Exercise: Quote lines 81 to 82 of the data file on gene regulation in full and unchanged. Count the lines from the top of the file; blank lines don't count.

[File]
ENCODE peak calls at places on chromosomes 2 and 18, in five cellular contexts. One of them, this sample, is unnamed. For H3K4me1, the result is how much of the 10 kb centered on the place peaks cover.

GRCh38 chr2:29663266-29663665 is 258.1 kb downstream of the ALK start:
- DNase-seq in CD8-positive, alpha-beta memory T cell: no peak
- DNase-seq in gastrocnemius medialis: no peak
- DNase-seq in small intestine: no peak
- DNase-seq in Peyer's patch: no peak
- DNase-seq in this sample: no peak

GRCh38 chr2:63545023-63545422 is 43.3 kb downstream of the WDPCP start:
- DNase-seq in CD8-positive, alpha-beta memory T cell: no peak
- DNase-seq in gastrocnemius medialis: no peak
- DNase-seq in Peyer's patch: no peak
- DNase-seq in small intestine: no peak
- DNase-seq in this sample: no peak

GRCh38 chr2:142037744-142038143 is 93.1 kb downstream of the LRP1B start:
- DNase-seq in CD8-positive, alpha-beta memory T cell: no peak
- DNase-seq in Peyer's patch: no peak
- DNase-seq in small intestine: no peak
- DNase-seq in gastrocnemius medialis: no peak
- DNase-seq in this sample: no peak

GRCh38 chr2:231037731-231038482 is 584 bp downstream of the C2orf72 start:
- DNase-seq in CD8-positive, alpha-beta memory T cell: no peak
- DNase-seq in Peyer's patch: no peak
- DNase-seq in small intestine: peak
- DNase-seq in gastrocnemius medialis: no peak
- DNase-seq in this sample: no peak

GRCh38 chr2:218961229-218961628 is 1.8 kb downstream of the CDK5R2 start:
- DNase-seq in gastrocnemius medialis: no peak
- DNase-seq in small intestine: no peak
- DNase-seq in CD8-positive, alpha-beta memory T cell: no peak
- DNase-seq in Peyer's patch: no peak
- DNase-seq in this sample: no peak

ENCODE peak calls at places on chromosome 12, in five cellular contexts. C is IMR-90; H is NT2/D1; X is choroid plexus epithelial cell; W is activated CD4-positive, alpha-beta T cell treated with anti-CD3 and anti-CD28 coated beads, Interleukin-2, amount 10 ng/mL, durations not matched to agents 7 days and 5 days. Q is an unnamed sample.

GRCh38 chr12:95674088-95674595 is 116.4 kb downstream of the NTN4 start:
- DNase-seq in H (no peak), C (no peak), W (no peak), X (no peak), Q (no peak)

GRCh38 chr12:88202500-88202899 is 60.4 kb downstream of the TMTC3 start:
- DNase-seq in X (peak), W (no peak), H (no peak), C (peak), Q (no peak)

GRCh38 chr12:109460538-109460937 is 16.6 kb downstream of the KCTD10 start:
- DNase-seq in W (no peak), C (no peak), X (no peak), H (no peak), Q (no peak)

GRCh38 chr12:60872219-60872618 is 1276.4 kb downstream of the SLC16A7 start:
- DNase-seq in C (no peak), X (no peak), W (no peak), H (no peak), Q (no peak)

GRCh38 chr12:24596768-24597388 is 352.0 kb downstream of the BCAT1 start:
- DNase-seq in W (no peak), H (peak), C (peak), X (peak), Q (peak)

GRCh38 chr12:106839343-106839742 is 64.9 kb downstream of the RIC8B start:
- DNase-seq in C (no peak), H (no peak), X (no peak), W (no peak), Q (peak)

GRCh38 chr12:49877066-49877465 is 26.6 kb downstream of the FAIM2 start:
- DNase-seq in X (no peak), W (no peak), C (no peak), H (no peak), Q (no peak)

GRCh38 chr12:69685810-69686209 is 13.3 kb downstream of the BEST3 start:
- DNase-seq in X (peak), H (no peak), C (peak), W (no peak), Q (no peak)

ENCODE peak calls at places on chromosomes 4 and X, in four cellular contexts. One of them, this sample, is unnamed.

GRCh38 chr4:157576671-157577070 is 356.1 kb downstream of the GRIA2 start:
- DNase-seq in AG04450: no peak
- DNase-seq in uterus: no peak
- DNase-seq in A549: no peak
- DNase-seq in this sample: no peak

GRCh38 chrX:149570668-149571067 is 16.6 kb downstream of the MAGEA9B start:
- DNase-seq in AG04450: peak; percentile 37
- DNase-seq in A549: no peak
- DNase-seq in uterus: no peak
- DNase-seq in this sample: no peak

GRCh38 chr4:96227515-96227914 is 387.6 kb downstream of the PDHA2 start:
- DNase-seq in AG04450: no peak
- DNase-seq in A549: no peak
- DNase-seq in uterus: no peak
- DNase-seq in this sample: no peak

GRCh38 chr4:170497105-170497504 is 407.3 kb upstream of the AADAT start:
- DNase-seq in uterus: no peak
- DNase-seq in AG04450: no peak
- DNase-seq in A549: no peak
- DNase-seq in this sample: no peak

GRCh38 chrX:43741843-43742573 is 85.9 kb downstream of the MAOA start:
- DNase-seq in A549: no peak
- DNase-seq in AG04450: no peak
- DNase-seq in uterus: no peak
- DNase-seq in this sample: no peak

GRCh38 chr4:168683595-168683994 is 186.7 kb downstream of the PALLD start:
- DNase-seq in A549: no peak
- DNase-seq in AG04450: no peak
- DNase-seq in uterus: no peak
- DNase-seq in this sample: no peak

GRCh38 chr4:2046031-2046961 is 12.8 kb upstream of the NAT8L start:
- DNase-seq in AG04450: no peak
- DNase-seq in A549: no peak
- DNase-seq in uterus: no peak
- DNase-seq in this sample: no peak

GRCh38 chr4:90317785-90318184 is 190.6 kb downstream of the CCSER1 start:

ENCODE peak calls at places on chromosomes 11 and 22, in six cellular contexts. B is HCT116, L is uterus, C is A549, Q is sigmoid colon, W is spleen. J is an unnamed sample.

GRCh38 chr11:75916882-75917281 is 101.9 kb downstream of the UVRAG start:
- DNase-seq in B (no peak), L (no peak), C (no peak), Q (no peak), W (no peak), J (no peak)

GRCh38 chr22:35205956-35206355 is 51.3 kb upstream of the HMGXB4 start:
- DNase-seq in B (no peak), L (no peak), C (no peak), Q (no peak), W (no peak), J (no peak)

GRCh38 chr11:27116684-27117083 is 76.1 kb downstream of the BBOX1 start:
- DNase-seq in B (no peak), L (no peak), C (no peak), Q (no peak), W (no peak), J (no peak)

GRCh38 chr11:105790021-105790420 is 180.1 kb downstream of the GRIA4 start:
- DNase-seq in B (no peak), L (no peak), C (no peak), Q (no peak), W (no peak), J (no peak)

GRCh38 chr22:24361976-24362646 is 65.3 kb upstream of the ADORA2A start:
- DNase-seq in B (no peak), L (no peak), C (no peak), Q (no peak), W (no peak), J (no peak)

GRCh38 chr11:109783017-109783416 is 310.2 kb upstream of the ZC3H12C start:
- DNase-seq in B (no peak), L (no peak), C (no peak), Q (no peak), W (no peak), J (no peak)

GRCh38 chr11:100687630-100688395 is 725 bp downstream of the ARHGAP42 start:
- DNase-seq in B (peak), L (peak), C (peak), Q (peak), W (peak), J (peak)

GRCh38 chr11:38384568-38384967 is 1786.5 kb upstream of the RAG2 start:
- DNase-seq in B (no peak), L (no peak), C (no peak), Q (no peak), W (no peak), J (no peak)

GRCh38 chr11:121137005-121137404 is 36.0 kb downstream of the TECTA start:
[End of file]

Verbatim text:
- DNase-seq in AG04450: no peak
- DNase-seq in A549: no peak